As the foot of Mt. Ontake is far away from the sea and it was difficult to prepare salt, people in the Kiso Valley pickled turnip and let it ferment without salt. The resulting sunki-zuke pickle tastes sour. Basho Matsuo, a haiku poet in the Edo period, and his disciples ate the pickles on a trip and one disciple composed a haiku; “Eating sour pickles of Kiso, the spring is coming to an end.” Sunki-soba and Toji-soba are served with the pickles. It is a winter feature in the Kiso Valley.
Sunki-zuke, or simply sunki, is one of the traditional preservative foods in the Kiso area of Nagano Prefecture. It is made of turnip leaves by mean of lactic acid fermentation, and salt is not used. It was designated as a Nagano Cultural Property of Food.
You can purchase sunki-zuke pickles only in winter at souvenir shops in Kiso-gun. *It is a winter delicacy. If it goes out of stock, please excuse us.
We interviewed Ms. Hiroko Noguchi. She is a master of sunki.
“As in olden days, people start to eat sunki when it gets cold, and stop eating automatically when it gets warm. I think sunki-zuke has been a pleasure in winter here. “Each family has its own recipe and taste for sunki. It has a taste of home and tradition that can’t be explained by reason,” Ms. Noguchi said.
In olden days, nobody had special interest in sunki, and she had to learn a pickling method through trial and error. In 2002 she started to give lessons on sunki pickling. And now, about 350 people take her lessons during the time of sunki-zuke. “I’m really a teacher. I’m glad that many people come to my class,” she said.
Her class is well-spoken of as she simply teaches an easy way to grow lactic bacteria. Surprisingly, an owner of a pickle shop came to her and asked her to teach the owner once.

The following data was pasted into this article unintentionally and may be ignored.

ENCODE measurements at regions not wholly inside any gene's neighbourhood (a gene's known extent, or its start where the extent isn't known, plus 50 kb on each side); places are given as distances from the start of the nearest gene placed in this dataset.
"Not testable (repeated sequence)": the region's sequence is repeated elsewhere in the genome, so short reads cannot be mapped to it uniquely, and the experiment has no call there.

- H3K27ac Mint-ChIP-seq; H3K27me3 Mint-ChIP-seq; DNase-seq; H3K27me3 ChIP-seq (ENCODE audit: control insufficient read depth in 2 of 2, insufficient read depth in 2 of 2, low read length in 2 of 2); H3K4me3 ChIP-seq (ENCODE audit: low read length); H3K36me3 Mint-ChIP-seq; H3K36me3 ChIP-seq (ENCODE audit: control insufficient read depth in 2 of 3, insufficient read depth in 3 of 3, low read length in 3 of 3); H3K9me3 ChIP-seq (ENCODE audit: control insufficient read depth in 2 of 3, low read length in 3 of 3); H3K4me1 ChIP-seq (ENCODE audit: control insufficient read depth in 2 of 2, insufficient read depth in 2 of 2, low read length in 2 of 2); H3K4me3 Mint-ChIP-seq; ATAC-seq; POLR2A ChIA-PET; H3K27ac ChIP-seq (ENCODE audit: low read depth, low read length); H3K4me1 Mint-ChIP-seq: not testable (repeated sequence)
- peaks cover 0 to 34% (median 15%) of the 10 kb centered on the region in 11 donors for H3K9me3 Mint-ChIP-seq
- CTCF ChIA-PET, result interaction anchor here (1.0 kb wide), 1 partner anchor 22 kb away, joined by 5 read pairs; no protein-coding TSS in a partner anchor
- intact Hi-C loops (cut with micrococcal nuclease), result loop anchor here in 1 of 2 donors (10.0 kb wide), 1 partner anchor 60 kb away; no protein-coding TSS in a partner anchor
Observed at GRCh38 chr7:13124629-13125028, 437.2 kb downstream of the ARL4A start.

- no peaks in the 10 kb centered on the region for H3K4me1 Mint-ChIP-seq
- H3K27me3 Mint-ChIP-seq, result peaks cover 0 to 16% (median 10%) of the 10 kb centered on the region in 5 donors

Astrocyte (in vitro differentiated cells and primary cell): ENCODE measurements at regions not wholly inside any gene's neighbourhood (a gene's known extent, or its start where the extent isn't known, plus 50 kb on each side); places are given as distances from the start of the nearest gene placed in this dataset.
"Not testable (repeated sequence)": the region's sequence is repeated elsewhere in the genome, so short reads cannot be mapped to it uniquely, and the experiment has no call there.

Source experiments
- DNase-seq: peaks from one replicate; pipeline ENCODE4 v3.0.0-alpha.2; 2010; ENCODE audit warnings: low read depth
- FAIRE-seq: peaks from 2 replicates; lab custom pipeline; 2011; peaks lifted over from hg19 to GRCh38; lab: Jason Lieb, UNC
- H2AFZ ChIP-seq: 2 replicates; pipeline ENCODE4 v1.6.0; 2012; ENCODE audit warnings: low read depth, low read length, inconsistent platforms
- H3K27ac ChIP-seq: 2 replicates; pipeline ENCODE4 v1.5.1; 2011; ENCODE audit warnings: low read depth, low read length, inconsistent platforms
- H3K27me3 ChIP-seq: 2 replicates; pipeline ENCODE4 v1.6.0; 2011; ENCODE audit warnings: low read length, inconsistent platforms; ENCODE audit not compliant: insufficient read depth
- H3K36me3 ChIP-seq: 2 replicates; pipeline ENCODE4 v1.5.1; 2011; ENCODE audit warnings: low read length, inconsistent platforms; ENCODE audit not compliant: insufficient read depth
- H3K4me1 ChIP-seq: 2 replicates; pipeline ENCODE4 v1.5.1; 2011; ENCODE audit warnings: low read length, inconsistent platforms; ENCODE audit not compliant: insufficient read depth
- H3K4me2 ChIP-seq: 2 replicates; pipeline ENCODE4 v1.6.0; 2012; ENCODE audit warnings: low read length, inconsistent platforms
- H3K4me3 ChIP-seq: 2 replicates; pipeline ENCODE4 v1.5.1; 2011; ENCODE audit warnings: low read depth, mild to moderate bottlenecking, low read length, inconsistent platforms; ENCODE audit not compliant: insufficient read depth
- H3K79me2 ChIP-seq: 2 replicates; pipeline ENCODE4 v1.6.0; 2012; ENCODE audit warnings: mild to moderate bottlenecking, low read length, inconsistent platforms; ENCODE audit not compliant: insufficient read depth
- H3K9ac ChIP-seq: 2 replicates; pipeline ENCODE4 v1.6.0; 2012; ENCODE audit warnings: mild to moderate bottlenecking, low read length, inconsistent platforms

“What is remarkable about Sunki-zuke?”
“It’s just tasty. *laughs* It’s a routine in cold winter, and it’s been inherited for a long time because it’s tasty. That’s why the pickling method has remained up to now. I think that’s the point.”
We strongly felt that sunki has been tasty traditionally, not theoretically.
“Would you like to give it a try?”
The sunki was full of flavor and sourness, and somehow nostalgic. It was really tasty.
“The key is not only the flavor, the taste, and the sourness by themselves, but the mixture of the three. Its taste varies according to persons. Its taste also changes according to weathers. Every year we eat sunki-zuke while we say to each other, ”It is made well this year.” That’s a part of fun.
Sunki is made with several dozen types of lactic bacteria. A new type of lactic bacteria was found in sunki and named “Sunki lactic bacteria.” It surely makes you healthy. Because all those who eat sunki are healthy. *laughs*
I do wish to preserve the tradition.”
“Each year, we have a sunki-zuke class at Furusato-taikenkan for about 15 days from the middle November through the late November.
Please join us.”
Teachers are four sunki masters who were certificated as such in a contest.
Anybody can attend the class. It could be an annual fun.
Recent studies have revealed that sunki is remarkably good for those who have an allergy to pollens or allergic tendency.
It has been preserved in the Kiso areas since the Warring States period.
20 minutes by car, taxi, or bus
6959 Sinkai, Kiso Town, Kiso-gun, Nagano Prefecture
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